July 2008

31 Jul Cancel That Mortgage: The Grounds

Mortgages can be cancelled in a process called rescission. Here's an overview. Grounds for exercising this right given borrowers by Congress are found in problems with the mortgage closing documents for a residential second mortgage or refinanced mortgage. Problems include the absence of Truth In Lending Disclosures, such as the Annual Percentage Rate (APR) for interest and the amounts and schedule of payments. The absence of "monthly" in the payment schedule has been held to be a defect allowing rescission. The APR might not be calculated correctly, or the Truth In Lending Disclosure form might never have been given at all. Another problem can be a failure to give two separate cancellation notices to each borrower. For example, a married couple should get a total of four cancellation notices. Here's an earlier discussion of this. A third problem can be the use of incomplete cancellation notices.
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31 Jul Bankruptcy reform costly but pointless

The government's accountability office reports a 50% increase in the cost of bankruptcy. A large part of the increased expense can be traced to the means test, that supposedly objective measure of whether an individual has the ability to repay his creditors some of the debt he owes. On this site, Kurt O'Keefe looked at the hollow promise that reducing bankruptcies would reduce the cost of credit for those who avoided bankruptcy. We were told by the banking lobby that consumers who sought bankruptcy relief increased the cost of credit to each American family by $400. We're two and a half years into "reform" and there is no sign of the cost of credit falling. A bit of critical thinking would have told you that it is not bankruptcy that causes losses to lenders, it's insolvent borrowers.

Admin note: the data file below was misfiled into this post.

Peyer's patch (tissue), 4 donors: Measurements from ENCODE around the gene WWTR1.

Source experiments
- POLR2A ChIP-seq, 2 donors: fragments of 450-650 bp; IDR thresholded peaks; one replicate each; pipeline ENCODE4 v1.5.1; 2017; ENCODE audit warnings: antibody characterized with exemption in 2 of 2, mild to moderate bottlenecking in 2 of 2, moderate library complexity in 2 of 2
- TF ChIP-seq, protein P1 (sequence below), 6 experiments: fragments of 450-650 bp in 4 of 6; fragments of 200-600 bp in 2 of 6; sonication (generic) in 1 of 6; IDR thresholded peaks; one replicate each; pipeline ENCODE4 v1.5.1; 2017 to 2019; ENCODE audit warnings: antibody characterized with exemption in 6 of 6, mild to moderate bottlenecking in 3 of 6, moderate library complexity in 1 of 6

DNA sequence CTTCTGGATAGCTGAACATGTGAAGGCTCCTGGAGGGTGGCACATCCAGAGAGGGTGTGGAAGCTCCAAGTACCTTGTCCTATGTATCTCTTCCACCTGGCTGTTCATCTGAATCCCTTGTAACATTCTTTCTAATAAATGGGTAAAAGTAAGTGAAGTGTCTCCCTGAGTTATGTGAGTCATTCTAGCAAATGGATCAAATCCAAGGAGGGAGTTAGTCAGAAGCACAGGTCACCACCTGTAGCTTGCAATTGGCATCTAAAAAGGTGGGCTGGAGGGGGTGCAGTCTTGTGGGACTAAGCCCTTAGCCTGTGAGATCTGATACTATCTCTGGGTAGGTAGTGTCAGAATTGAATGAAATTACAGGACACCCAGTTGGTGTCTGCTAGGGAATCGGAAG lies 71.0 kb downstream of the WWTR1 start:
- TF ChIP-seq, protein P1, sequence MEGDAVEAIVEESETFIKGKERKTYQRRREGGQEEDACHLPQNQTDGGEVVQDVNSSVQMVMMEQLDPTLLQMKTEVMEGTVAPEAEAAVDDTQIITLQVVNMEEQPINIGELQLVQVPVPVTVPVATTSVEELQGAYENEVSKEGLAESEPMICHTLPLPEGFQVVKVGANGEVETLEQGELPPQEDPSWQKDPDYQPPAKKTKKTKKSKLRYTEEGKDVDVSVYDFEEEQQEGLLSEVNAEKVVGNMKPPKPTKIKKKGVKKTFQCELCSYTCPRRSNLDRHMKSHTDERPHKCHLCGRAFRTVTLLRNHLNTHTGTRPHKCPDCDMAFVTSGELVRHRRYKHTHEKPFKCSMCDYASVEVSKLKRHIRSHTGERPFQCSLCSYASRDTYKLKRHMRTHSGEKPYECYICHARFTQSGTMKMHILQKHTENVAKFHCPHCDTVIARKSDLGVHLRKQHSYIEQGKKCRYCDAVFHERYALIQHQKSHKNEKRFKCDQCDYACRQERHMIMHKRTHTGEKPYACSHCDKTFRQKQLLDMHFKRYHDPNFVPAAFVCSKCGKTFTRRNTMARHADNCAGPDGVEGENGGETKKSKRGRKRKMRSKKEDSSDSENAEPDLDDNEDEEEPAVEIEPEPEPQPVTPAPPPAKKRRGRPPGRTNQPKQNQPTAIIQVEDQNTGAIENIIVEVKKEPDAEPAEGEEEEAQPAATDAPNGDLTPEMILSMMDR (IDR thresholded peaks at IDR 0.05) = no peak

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30 Jul Does the Hope for Homeowners Act Offer Hope for You?

The housing rescue legislation that was signed into law today is called the Hope for Homeowners Act of 2008. Sounds good, right? Hopeful, even. But the cynic in my head says "Yeah, and they called the bankruptcy amendments two years ago a "Consumer Protection" act. So let's take a quick look at what it may (or may not) do. Grossly oversimplified, the act offers government guarantees to lenders who are willing to work with you to keep you out of foreclosure.
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29 Jul Mortgage Fraud Stopped Cold In Missouri

On Monday July 28, 2008 the Attorney General for the State of Missouri filed charges against
  • St. Anthony Avenue LC, based in St. Louis County. The lawsuit was filed in St. Louis County;
  • Private Funding Solutions, based in St. Charles, and its president, Mike C. Rothweiler. The lawsuit was filed in St. Charles County;
  • Brian J. Thompson, of Springfield, who does business as "All Decked Out". The lawsuit was filed in Greene County; and
  • Access Mortgage and Financial Corp., of Lansing, Mich., and its agents, David Snyder and Josh Nowell. The lawsuit was filed in Henry County.
for a foreclosure rescue scam. The investigation was titled Operation Stealing Home. The charges are based on fraud. Unfortunately there are those among us who prey on the downtrodden and look to score a buck wherever they can.
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29 Jul What Happens To The Second Deed Of Trust If The First Forecloses?

Almost all foreclosures these days are brought by the first mortgage or deed of trust. That’s because with plummeting house values, only the first mortgage has a chance of getting some of their money back out of the house. Most seconds are usually unsecured. The normal situation is that the first mortgage on the house was equal to 80 to 90% of its value when purchased. Values went up and the homeowner borrowed against the equity in the property to get a second mortgage or line of credit. This paid off some bills, or was used for home improvements, a child’s education or new vehicle. That actually made some sense since the interest paid on this new loan was deductible, and the value of the house was just going up and up. But then the market went haywire, and the house’s value began to plummet.
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